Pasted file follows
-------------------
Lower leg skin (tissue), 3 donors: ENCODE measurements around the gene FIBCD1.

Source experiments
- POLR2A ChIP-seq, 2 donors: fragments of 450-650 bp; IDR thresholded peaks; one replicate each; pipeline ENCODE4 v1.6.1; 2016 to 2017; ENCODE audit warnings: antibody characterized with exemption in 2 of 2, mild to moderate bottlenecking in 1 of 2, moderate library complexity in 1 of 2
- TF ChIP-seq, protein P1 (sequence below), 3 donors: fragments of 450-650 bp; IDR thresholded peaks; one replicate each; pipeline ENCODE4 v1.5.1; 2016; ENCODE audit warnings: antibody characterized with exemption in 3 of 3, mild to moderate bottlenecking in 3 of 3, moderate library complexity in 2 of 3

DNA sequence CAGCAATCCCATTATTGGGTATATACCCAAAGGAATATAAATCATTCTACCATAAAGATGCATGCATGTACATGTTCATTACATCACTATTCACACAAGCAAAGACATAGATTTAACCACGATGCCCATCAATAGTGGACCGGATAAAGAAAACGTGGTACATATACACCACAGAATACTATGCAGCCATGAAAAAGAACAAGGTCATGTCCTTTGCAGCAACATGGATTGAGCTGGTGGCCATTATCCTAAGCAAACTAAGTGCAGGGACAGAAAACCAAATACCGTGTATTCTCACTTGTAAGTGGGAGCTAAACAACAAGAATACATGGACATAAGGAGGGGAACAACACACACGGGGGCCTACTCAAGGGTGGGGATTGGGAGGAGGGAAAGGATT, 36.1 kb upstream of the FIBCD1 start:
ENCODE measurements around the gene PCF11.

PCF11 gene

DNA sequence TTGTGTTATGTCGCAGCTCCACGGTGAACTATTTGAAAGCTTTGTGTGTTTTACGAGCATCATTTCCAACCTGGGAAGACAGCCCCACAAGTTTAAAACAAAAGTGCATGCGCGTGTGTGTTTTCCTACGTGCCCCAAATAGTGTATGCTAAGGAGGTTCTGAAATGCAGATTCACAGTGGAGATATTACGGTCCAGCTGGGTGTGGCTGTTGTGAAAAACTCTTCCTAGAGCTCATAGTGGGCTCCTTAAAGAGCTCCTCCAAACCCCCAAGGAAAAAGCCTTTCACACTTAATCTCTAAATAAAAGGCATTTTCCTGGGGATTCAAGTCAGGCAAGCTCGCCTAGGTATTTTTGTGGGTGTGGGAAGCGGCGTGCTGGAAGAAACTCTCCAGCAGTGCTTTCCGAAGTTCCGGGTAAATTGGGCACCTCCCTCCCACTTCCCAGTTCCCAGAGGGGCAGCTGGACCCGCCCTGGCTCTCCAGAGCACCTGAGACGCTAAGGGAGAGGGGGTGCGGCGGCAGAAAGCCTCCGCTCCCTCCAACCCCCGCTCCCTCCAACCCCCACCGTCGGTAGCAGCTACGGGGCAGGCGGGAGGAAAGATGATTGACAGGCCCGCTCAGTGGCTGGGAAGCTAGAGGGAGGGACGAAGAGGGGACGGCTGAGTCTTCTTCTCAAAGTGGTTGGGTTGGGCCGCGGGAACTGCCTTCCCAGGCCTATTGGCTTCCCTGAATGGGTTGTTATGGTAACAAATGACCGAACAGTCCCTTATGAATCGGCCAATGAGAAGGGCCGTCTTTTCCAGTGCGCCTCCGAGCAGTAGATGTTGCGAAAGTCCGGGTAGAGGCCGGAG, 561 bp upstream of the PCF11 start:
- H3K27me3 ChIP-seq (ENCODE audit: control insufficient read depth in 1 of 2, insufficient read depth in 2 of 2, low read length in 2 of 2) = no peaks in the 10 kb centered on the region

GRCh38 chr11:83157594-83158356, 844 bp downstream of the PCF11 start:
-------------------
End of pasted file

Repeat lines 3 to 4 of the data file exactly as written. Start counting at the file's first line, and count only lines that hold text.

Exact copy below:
- POLR2A ChIP-seq, 2 donors: fragments of 450-650 bp; IDR thresholded peaks; one replicate each; pipeline ENCODE4 v1.6.1; 2016 to 2017; ENCODE audit warnings: antibody characterized with exemption in 2 of 2, mild to moderate bottlenecking in 1 of 2, moderate library complexity in 1 of 2
- TF ChIP-seq, protein P1 (sequence below), 3 donors: fragments of 450-650 bp; IDR thresholded peaks; one replicate each; pipeline ENCODE4 v1.5.1; 2016; ENCODE audit warnings: antibody characterized with exemption in 3 of 3, mild to moderate bottlenecking in 3 of 3, moderate library complexity in 2 of 3